Mad world! Mad kings! Mad composition!
For one night only, see one of Shakespeare’s rarest history plays just as his own audiences did as part of CSF’s revered Original Practices event. In "King John," England and France battle for the throne following the death of King Richard the Lionheart.
Since 1958, the Colorado Shakespeare Festival has delighted audiences with professional theatre on the CU Boulder campus. Complete your Colorado summer with Shakespeare under the stars in the historic Mary Rippon Outdoor Theatre—complimentary seatbacks included.
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Performance date and time:
Sunday, Aug. 4, 6:30 p.m. SOLD OUT
This event is sold out, please join our waitlist.
More about the show:Read more
After the death of King Richard I, his youngest brother John takes the throne, but the French support John’s nephew Arthur’s claim to the throne. John and his mother Eleanor are asked to settle an inheritance dispute between brothers Robert and Philip Faulconbridge. Philip is recognized as the bastard son of the late King Richard and is knighted as Sir Richard Plantagenet.
The conflict over England’s throne intensifies. Austria declares support for young Arthur, joining the French and Arthur’s mother Constance. War is averted by a marriage between John’s niece Blanche and the French dauphin Lewis, though Constance is enraged by the French betrayal. Cardinal Pandulph, an emissary from the Pope, demands that John recognize the Pope’s choice for Archbishop of Canterbury. John refuses and is excommunicated. Under pressure from Rome, King Philip of France abandons the new peace with England. Pandulph persuades Lewis that he can claim the English throne through his wife Blanche. John sends the captured Arthur back to England and orders Hubert to kill the young prince. English Earls Pembroke and Salisbury plead with John for Arthur’s freedom, and John agrees just as Hubert announces Arthur’s death. The French army arrives; Eleanor and Constance have both died in France; and rumours and fear abound throughout England. Arthur, having been secretly spared by Hubert, leaps to his death from a high prison wall.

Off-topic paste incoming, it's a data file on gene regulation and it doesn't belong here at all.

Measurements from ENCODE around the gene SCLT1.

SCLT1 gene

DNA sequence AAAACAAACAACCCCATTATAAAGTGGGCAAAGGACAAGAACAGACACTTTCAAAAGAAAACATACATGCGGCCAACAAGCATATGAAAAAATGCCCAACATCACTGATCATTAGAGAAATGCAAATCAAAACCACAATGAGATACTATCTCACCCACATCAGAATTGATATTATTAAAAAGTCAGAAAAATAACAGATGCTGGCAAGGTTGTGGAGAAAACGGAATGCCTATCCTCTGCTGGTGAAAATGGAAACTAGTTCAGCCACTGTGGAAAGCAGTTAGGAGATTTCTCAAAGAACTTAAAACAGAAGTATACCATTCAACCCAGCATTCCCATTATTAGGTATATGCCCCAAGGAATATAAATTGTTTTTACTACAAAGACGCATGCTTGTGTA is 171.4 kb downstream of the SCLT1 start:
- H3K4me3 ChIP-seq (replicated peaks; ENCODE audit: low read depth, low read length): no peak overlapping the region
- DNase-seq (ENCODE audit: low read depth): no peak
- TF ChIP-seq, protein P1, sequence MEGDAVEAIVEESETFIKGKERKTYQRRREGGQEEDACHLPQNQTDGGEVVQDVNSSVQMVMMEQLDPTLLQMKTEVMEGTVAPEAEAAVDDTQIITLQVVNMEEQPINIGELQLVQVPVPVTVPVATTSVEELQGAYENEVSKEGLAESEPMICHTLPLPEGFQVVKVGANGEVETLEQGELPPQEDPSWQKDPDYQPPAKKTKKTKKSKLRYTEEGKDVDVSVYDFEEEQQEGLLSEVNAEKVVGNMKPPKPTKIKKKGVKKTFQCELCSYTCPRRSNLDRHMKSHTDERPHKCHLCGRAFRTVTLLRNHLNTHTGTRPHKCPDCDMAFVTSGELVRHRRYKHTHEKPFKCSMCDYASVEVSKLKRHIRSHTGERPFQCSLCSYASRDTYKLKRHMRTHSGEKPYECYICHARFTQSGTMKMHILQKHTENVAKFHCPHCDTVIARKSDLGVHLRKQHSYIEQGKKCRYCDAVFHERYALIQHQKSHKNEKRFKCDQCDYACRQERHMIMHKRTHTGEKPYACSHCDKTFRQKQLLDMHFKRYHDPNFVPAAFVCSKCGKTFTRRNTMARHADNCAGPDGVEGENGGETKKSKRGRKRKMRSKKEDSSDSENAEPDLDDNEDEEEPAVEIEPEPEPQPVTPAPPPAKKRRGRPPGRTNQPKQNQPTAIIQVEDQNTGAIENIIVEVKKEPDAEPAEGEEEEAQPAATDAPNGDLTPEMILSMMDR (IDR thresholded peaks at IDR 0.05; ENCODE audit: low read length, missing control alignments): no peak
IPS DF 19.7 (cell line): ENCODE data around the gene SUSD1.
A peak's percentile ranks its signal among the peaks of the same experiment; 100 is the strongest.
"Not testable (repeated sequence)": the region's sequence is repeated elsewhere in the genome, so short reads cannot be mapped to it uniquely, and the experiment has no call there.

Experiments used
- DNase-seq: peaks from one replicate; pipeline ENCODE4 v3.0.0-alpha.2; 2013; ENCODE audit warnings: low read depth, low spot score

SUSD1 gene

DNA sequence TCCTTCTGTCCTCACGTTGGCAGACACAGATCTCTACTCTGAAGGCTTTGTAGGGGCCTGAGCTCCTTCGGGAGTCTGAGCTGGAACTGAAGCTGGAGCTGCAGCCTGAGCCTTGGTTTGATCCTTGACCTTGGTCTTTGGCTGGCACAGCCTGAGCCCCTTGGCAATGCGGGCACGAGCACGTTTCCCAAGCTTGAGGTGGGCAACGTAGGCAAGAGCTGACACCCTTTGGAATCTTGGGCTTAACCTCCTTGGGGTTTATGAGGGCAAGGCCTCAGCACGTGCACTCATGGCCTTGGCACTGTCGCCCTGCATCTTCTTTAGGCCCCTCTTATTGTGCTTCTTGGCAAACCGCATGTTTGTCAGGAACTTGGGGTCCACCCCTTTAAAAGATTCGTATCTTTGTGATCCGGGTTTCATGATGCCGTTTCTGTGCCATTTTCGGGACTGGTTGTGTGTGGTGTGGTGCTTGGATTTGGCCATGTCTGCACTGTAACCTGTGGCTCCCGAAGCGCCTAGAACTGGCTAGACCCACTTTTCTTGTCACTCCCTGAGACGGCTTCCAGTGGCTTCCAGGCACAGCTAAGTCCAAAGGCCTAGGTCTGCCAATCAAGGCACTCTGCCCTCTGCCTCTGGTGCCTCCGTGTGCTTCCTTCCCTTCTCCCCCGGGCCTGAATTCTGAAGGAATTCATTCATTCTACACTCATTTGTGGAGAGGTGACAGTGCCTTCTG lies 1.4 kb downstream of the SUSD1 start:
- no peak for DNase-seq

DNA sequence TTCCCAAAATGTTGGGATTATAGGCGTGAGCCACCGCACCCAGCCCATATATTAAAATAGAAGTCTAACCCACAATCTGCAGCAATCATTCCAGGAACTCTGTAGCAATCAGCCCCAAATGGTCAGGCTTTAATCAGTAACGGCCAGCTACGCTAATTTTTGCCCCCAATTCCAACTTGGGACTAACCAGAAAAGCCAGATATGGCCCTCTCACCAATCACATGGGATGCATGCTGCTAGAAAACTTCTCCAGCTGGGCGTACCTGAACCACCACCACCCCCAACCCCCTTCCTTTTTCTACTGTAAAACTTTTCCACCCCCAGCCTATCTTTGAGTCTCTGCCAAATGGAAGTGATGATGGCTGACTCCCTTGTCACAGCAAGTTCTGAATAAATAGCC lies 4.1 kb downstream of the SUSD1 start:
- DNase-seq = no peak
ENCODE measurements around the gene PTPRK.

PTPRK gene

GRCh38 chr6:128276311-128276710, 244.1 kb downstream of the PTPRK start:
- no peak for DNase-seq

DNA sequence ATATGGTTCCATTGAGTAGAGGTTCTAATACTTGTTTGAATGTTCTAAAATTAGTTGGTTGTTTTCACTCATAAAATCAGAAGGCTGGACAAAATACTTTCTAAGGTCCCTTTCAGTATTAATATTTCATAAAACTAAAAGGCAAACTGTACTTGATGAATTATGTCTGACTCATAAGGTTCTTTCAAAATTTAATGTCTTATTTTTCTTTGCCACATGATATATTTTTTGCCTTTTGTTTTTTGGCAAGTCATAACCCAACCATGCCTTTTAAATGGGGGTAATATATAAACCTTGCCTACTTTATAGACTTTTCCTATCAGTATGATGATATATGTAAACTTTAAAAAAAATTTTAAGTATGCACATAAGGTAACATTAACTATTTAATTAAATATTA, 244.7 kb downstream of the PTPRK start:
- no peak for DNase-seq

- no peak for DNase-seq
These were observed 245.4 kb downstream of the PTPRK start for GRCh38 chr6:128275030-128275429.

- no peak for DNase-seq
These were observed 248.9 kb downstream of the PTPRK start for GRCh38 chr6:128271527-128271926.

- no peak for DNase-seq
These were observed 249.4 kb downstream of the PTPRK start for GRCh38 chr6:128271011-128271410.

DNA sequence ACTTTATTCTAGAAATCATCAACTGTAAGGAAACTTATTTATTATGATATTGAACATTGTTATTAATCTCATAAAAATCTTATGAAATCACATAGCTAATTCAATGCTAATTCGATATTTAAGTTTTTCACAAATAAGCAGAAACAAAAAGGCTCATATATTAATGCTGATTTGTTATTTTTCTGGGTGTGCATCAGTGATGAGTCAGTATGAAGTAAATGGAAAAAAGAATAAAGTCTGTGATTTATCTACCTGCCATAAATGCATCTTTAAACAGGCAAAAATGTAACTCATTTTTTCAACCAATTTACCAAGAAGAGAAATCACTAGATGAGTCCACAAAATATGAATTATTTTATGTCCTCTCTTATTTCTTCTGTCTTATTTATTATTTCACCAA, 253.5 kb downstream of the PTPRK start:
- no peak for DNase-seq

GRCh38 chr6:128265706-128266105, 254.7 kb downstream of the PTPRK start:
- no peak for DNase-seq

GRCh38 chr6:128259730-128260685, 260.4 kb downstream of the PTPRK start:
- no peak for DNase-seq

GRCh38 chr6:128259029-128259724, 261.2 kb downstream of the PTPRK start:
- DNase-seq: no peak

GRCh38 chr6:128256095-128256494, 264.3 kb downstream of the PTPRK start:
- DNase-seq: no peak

John reconciles with Rome, but the French advance continues and English nobles defect to the enemy. Philip the Bastard shames English traitors as John falls ill, having been poisoned. A dying French lord warns Salisbury and Pembroke that Lewis will execute them once he secures victory over the English. They return to England, asking John’s forgiveness and bringing his son Prince Henry to his bedside. John pardons them on his deathbed, Pandulph negotiates peace with France and King Henry III is crowned upon John’s death.
—Heidi Schmidt, Dramaturg
It’s been a pleasure serving as “actor-manager” of CSF’s Original Practices production for a second year. In Shakespeare’s day, productions were not led by a director in the way they are today; actors came together knowing only their own lines to collectively stage the play in a very short amount of time. Theatre is a collaborative art form in general, but these rehearsal practices take it to another level. What you’ll be seeing today is truly the product of a team.
Leadership is an interesting lens through which to examine each of the plays in CSF’s season. Shakespeare’s deep interest in this topic is evident in the wide variety of leadership styles he portrays in his works. Some leaders put matters of the heart over matters of the state; others view empathy as a weakness. Some su er under the weight of the crown; others are made more hungry by it. Some prioritize individual rights; others put God or country first. Throughout the canon, Shakespeare is holding the question: What makes a leader good?
Shakespeare’s King John is a strong example of this line of questioning, asking us to consider the attributes, values and priorities of many leaders (or would-be leaders) vying for power. It’s a play that is seldom produced, but at this moment, as our nation gears up to once again elect its leaders, this deeply political story—of power, greed, shifting loyalties, lapses in judgement and the painful consequences of the failure to compromise—feels quite relevant indeed.
—Kevin Rich, Actor-Manager
Director/Philip the Bastard
Emily Van Fleet*
Queen Eleanor/Executioner 1/Messenger
Isobel Rosie Makin
Robert Faulconbridge/King Philip of France/Melun
Lewis of France
Blanche/Executioner 2/Messenger/Prince Henry
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